Data formats are rules for structuring data so that it can be stored or shared across different networks and databases. Data formats specify preset specifications for how developers must organize data.

Two common messaging formats are JSON (or JavaScript Object Notation) and XML (or Extensible Markup Language). XML provides complex but free-form data structuring capabilities and is used in a variety of different technologies. JSON is a simpler format in comparison, but has become the common language for REST APIs.

SOAP was one of the first standardized API formats to emerge and has been successfully used for complex data exchange, but its stricter rules and lower flexibility have caused its popularity to decline compared to other API types.

What is a REST API?

American computer scientist Roy Fielding developed Representative state transfer architectureMore commonly known as REST or RESTful, it is another way of building an API. Its flexibility and ability to pass data through XML, JSON and other message formats solidifies REST architecture as an alternative to the limitations of SOAP.

REST API has a rich ecosystem of software tools that can be easily accessed through popular programming languages ​​(such as Java, C#, Javascript, etc.). The modern tools available with REST API make it a popular choice for low-cost, high-return software.

REST APIs are typically documented in the OpenAPI format, which means developers can easily determine how they work and what they are used for.For example, anyone (with technical knowledge) can view ProducerSync API documentation for AgentSync and determine how to use it.

Overall, the main attraction of REST APIs is their scalability and flexibility. Developers can quickly and easily integrate REST APIs with their existing software without significant additional work.

Why are APIs important for insurance?

You may have clicked on this article simply because you’re curious about the API, in which case I hope you’ll find it helpful. However, you’re more likely to learn here about the importance of APIs and, more specifically, their importance in the insurance industry.

Broadly speaking, every industry is leveraging APIs for digital transformation. Integrating APIs into business operations can:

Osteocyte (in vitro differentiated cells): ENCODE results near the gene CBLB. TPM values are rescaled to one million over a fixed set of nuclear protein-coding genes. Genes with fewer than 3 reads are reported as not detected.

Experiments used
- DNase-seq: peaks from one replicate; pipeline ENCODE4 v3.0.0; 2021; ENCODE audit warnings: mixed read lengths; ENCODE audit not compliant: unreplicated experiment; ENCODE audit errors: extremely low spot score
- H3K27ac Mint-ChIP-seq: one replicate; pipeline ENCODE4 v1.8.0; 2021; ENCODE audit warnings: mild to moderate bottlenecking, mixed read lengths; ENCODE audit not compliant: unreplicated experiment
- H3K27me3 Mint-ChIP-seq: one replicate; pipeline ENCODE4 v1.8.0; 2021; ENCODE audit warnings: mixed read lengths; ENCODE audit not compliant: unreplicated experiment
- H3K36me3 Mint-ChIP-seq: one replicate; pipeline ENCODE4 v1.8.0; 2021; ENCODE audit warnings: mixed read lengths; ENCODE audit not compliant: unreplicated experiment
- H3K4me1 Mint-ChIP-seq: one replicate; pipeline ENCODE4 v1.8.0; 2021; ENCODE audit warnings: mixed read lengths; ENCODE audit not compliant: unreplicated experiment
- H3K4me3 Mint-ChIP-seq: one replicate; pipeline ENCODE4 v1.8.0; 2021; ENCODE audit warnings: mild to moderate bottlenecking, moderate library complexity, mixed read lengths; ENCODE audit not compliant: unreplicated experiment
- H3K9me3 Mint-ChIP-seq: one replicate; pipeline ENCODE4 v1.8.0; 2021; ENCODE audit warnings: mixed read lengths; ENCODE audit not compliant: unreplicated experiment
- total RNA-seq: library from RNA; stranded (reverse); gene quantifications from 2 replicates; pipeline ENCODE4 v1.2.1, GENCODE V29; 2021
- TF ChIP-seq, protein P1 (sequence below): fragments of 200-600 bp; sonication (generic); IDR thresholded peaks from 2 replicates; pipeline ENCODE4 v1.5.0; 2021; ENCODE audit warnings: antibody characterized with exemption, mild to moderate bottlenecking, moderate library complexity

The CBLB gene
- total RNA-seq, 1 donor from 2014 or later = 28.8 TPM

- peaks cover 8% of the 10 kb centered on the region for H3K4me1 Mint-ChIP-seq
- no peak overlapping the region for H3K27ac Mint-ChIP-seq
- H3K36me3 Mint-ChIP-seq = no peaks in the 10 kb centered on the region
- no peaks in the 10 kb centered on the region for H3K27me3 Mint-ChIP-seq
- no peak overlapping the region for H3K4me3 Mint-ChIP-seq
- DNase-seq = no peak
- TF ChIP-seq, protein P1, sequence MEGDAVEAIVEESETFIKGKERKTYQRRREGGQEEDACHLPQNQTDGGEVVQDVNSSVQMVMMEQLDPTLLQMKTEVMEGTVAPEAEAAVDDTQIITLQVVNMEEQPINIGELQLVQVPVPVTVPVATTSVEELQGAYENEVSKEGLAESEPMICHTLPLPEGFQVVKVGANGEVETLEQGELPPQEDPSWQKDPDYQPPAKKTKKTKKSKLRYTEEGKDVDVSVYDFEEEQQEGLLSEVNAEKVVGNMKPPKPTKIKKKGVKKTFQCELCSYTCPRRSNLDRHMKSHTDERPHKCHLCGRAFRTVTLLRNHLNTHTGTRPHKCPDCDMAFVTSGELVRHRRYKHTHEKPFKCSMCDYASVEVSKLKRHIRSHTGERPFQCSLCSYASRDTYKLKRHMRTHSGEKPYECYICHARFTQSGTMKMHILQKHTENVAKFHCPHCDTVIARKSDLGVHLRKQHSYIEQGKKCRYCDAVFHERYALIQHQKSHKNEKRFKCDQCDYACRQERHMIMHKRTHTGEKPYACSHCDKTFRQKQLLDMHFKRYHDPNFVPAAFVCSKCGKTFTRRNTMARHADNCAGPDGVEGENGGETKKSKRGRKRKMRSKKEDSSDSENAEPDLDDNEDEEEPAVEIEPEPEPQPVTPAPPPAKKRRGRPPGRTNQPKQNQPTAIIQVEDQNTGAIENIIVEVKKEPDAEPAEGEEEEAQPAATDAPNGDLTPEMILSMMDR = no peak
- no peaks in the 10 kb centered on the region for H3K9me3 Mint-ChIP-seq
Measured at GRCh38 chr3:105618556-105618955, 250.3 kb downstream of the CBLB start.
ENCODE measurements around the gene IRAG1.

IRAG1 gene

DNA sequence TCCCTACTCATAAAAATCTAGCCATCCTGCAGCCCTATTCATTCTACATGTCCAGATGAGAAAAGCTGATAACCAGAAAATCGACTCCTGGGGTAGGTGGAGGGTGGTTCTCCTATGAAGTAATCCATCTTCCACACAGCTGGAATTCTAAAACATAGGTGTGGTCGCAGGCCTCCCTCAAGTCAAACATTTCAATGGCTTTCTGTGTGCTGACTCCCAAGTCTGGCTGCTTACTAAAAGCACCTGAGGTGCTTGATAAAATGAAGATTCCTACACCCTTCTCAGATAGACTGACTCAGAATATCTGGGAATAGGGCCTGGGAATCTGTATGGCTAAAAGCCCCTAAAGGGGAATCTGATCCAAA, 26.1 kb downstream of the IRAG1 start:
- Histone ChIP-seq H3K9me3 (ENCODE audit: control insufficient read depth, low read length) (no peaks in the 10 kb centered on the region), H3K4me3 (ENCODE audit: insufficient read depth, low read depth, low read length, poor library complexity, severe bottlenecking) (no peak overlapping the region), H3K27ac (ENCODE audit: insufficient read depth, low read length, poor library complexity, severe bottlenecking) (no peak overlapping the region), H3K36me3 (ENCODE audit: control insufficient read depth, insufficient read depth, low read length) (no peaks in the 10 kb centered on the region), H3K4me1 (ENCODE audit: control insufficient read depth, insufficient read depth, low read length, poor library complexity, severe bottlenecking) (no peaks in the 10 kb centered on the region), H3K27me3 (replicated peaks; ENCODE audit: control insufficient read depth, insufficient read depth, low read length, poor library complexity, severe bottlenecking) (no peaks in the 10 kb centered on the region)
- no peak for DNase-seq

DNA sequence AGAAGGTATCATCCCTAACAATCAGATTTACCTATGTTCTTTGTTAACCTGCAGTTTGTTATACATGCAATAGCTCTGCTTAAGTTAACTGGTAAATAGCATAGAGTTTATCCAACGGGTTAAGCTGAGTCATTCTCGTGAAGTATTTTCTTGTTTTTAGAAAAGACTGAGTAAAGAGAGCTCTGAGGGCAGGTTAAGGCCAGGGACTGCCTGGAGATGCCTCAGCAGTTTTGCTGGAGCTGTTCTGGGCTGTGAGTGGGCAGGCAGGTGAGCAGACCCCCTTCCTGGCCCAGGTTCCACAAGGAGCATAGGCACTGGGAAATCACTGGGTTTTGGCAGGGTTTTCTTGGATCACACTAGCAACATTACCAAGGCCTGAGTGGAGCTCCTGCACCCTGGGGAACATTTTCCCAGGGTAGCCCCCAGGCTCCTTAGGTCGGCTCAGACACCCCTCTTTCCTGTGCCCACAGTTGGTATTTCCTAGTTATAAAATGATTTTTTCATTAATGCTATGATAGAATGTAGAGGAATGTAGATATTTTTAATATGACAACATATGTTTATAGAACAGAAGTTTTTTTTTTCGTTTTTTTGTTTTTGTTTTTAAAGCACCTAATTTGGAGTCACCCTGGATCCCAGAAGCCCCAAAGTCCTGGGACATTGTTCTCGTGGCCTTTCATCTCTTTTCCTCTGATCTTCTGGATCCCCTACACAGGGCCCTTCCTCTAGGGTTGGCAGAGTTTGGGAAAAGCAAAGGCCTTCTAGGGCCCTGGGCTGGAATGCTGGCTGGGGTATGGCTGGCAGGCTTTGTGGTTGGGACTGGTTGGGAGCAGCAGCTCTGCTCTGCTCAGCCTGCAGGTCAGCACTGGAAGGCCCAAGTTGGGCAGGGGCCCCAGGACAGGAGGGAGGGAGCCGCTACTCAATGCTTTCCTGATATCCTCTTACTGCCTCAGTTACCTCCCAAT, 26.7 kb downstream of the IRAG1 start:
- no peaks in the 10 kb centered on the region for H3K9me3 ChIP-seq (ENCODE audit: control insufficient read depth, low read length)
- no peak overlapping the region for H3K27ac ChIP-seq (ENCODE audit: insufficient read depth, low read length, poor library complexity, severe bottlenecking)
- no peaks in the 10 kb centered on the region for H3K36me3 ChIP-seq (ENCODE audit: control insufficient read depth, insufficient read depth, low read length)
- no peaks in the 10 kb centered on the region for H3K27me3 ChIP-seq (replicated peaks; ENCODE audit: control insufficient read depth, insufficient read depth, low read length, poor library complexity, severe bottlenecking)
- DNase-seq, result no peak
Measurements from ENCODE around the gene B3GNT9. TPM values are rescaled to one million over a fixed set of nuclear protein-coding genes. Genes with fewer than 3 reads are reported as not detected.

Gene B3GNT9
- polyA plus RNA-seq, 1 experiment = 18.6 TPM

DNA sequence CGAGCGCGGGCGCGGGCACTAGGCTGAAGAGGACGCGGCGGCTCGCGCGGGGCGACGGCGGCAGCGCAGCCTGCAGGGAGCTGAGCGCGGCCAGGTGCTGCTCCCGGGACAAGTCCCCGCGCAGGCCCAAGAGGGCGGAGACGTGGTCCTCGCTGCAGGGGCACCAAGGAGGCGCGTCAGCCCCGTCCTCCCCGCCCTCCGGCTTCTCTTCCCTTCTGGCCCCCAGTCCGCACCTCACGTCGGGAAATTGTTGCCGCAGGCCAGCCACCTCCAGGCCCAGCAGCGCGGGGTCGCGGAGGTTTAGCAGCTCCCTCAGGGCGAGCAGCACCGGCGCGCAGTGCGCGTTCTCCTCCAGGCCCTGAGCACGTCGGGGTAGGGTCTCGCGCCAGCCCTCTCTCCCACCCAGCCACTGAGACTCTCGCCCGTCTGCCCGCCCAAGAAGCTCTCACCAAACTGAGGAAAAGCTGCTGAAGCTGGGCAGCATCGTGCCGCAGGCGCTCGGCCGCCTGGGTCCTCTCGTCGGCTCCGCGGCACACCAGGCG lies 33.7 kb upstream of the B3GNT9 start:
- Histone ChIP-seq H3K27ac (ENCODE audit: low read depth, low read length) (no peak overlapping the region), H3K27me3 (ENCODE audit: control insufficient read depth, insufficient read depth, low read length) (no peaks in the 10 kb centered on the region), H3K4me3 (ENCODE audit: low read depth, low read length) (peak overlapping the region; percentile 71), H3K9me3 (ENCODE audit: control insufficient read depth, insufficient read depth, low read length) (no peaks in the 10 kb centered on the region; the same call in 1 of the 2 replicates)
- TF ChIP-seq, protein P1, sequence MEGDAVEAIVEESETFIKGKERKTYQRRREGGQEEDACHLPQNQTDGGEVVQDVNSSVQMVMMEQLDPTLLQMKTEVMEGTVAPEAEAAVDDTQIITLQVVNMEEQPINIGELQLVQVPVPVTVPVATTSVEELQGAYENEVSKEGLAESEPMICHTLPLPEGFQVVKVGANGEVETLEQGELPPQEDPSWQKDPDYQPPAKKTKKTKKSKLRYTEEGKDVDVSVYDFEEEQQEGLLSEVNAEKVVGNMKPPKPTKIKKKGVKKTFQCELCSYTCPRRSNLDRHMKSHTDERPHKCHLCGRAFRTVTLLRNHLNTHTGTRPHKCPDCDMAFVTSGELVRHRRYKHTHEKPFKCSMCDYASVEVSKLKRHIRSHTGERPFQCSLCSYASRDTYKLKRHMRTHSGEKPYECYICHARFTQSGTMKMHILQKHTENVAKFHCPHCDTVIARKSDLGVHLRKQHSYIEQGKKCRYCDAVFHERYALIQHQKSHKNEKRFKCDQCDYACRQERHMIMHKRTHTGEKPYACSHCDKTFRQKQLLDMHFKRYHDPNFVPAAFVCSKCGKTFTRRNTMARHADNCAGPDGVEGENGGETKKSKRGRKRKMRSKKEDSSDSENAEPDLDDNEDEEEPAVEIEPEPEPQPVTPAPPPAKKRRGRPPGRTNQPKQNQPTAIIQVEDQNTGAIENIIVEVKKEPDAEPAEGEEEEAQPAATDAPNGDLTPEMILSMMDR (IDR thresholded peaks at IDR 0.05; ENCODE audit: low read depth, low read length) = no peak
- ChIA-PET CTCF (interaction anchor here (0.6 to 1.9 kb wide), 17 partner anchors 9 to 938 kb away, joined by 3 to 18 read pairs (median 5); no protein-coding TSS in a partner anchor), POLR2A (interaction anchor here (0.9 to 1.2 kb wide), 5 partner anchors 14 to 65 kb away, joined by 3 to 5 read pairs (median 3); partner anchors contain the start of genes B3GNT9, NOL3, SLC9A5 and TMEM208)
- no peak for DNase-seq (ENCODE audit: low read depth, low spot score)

• Improve the customer experience by making the organization’s products and services more efficient and enabling greater personalization
  • Reduce physical labor and save employees valuable time and energy
  • Save costs and downtime by eliminating the need to develop and/or integrate applications from scratch

Insurance companies and agents have several great API use cases, ranging from compliance profiles to claims processing, payment processing, and background checks. In terms of insurance, Must have current manufacturer licensing and onboarding data at the time of actionBy leveraging APIs, operators, organizations and MGAs can access current data anytime, anywhere.

API integration is particularly beneficial for insurance organizations that already have a strong, highly integrated technology stack. For example, legacy operators with customized systems may be reluctant to add another layer of fully developed software to their technology, such as a standalone compliance solution. Instead, it may be more efficient to thread API data through existing systems. ,more economics.

Humanize your data with AgentSync’s ProducerSync API

AgentSync’s ProducerSync API is a REST API that provides access to over 200 data points, including producer licenses, operator reservations, and adjuster licenses. By delivering accurate, easy-to-understand data directly into your existing systems, your team can take time away from research and guesswork from their workflows.

Ready to start leveraging APIs to accelerate revenue generation, increase compliance team efficiency, and reduce business risk? Contact Agent Sync today.